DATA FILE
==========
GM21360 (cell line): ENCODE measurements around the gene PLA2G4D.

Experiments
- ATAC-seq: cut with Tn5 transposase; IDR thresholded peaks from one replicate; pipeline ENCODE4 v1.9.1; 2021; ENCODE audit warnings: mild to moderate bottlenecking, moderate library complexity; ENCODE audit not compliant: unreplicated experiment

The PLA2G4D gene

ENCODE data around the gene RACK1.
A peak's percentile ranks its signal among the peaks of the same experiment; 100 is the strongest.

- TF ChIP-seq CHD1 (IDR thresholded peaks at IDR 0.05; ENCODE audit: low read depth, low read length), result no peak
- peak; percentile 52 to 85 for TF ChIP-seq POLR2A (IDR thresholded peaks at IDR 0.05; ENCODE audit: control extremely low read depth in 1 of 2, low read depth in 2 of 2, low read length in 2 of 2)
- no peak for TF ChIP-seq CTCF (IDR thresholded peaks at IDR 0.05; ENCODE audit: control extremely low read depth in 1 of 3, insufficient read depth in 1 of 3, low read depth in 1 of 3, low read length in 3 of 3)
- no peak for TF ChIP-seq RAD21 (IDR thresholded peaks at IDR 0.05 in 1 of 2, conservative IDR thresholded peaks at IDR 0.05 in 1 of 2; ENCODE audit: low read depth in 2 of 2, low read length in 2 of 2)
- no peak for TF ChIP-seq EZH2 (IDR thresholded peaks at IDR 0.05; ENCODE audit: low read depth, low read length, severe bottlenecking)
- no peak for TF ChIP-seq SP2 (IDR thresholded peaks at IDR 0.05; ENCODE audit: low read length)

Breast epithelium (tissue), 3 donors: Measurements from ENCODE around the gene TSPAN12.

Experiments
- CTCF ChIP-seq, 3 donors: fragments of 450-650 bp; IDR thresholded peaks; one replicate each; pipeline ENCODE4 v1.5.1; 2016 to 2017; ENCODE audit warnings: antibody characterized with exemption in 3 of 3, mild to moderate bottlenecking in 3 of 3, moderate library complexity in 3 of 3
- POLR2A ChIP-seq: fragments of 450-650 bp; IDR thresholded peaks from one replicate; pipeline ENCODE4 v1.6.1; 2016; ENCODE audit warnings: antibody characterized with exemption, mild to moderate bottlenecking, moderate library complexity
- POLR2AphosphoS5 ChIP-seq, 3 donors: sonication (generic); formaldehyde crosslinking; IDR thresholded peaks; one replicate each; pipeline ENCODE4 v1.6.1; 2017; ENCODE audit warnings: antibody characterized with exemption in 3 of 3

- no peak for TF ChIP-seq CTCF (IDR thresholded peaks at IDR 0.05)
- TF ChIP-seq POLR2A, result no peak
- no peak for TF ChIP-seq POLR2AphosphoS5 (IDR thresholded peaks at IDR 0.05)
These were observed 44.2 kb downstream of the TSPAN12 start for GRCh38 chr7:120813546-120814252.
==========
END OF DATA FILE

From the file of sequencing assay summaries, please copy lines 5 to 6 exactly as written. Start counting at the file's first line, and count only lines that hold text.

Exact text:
ENCODE data around the gene RACK1.
A peak's percentile ranks its signal among the peaks of the same experiment; 100 is the strongest.